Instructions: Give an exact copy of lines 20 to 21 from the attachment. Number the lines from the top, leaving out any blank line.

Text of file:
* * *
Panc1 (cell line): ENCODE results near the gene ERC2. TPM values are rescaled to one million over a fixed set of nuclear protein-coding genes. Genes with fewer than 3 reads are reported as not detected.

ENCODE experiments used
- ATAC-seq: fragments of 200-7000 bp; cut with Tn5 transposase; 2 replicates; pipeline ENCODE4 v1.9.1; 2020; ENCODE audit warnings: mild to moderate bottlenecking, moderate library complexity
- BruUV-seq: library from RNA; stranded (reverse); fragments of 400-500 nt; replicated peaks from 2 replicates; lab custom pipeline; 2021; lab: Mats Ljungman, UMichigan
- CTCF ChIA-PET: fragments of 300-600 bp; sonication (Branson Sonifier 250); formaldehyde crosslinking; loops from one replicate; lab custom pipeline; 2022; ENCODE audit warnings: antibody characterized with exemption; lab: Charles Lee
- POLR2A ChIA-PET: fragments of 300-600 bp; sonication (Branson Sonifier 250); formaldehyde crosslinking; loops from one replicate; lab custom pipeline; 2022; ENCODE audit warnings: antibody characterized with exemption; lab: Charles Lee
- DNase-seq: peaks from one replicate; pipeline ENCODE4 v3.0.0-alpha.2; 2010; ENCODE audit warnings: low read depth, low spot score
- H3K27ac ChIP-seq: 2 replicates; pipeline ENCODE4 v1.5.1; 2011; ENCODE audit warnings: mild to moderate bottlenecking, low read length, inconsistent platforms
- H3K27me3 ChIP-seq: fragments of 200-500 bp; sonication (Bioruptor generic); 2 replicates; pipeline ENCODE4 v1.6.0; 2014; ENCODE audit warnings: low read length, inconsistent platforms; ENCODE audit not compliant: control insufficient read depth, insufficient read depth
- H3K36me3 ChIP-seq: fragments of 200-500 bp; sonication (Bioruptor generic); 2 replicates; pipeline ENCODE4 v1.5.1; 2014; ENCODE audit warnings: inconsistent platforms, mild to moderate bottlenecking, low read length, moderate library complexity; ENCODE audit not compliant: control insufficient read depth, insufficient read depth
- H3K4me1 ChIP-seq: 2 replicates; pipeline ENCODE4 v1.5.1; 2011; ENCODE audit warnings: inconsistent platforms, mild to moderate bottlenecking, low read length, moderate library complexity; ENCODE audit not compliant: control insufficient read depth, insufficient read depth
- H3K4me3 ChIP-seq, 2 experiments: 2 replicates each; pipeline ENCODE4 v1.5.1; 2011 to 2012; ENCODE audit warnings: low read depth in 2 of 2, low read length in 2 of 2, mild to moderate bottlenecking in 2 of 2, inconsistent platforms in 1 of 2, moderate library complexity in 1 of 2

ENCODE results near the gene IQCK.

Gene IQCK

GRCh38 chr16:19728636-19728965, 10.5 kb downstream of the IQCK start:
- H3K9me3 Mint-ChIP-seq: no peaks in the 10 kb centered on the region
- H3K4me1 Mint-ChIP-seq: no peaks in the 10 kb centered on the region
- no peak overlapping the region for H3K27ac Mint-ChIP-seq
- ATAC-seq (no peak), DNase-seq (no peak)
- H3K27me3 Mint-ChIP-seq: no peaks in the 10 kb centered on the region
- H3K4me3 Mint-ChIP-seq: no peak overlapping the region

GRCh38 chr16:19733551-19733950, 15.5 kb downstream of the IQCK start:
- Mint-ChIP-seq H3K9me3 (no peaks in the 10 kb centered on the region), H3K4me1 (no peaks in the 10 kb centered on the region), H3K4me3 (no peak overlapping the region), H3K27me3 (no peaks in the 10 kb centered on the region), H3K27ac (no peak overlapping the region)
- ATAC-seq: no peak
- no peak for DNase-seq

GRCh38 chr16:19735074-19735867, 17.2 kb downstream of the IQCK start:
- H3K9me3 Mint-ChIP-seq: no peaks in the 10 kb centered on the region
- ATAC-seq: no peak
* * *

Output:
- H3K27me3 Mint-ChIP-seq: no peaks in the 10 kb centered on the region
- H3K4me3 Mint-ChIP-seq: no peak overlapping the region